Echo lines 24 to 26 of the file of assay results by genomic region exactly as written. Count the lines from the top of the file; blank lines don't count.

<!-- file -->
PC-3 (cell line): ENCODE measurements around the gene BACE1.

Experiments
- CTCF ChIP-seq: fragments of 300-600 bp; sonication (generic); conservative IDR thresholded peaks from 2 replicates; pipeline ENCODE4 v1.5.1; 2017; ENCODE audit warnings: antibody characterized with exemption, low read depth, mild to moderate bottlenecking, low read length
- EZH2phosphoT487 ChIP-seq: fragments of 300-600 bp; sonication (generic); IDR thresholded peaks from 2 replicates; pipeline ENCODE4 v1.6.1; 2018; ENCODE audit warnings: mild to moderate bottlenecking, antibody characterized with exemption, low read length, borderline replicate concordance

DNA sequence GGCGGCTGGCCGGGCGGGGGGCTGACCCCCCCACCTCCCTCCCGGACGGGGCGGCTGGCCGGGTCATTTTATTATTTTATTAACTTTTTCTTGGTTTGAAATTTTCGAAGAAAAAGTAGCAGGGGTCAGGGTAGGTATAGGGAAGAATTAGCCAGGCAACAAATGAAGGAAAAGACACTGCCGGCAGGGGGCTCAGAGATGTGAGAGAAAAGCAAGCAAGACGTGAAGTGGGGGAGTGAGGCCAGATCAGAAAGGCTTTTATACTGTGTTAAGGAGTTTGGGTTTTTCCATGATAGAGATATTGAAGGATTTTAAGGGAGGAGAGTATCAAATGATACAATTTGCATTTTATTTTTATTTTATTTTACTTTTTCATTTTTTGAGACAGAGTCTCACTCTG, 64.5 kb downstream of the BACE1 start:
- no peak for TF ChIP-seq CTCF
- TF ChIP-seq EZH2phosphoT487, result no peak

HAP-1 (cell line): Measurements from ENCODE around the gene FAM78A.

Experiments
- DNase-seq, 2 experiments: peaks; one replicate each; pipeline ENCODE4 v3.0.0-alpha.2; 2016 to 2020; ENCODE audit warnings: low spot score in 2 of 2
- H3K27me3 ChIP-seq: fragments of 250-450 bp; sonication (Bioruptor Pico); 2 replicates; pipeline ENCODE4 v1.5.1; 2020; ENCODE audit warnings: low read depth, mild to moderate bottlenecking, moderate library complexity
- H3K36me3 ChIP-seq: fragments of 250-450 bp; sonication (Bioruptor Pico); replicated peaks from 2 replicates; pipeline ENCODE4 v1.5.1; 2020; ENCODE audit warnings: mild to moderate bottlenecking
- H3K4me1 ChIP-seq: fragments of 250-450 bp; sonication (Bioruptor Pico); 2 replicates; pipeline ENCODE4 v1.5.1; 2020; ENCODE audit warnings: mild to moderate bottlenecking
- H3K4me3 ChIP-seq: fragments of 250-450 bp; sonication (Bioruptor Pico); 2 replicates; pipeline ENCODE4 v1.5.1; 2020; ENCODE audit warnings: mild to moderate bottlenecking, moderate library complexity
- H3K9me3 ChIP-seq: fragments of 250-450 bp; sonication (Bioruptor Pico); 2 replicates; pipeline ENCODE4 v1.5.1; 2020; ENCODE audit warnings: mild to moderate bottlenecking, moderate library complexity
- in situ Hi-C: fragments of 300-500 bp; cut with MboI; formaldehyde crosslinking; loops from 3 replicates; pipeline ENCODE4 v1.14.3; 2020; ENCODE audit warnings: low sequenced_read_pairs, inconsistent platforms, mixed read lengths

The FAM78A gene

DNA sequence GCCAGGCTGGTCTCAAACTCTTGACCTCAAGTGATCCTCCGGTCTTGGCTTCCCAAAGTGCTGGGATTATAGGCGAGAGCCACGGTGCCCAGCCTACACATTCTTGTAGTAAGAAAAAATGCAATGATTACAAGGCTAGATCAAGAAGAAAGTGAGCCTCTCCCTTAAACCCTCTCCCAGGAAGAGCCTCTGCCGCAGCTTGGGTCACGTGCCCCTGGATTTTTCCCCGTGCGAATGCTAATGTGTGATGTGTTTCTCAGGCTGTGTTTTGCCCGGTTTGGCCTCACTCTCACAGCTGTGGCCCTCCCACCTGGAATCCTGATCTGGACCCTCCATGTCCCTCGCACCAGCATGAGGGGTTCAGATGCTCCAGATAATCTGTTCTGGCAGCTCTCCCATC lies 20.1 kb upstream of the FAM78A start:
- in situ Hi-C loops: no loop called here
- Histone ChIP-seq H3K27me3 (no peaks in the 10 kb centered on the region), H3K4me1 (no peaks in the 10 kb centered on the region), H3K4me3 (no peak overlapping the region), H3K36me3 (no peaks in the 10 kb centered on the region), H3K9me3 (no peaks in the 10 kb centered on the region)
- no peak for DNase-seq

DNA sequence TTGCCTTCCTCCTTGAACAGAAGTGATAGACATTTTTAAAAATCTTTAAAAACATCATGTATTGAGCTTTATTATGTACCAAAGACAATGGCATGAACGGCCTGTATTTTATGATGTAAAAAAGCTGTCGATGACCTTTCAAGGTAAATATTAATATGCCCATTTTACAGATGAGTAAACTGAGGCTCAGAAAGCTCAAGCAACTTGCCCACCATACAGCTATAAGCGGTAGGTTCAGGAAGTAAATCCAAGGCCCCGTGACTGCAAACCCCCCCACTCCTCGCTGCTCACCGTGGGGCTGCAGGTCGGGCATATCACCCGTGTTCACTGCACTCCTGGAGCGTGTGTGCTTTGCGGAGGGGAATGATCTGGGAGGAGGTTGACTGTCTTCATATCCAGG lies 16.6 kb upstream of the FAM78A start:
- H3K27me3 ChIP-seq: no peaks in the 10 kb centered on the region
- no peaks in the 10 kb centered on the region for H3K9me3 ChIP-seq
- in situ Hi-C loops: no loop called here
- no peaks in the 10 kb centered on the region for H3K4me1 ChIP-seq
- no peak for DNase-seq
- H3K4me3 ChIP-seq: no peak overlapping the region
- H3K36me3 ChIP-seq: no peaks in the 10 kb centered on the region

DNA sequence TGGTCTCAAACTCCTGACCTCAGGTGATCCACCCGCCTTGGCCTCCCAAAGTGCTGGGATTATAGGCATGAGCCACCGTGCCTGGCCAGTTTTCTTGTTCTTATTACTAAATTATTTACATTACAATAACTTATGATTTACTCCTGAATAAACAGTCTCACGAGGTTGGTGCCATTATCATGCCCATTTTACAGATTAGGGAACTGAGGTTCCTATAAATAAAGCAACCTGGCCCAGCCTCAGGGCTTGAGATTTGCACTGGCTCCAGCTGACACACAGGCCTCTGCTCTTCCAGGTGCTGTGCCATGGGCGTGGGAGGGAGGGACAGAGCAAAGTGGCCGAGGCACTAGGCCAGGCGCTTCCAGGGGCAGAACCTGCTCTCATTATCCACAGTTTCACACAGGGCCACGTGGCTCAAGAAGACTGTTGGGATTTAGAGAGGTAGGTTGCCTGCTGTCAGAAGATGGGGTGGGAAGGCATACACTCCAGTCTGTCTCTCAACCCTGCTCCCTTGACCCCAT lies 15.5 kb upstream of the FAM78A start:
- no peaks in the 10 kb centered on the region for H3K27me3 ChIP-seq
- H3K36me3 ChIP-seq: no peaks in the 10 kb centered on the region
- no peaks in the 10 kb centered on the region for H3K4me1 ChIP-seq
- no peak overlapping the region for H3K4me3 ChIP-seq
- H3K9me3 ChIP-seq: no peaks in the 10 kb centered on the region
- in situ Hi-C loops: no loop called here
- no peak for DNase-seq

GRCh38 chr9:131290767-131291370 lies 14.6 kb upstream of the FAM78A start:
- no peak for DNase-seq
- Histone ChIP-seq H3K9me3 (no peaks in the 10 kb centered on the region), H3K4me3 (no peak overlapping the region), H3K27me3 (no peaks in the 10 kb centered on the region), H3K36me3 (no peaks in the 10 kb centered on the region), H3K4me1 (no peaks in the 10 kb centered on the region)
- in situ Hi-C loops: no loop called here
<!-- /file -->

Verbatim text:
- no peaks in the 10 kb centered on the region for H3K9me3 ChIP-seq
- in situ Hi-C loops: no loop called here
- no peaks in the 10 kb centered on the region for H3K4me1 ChIP-seq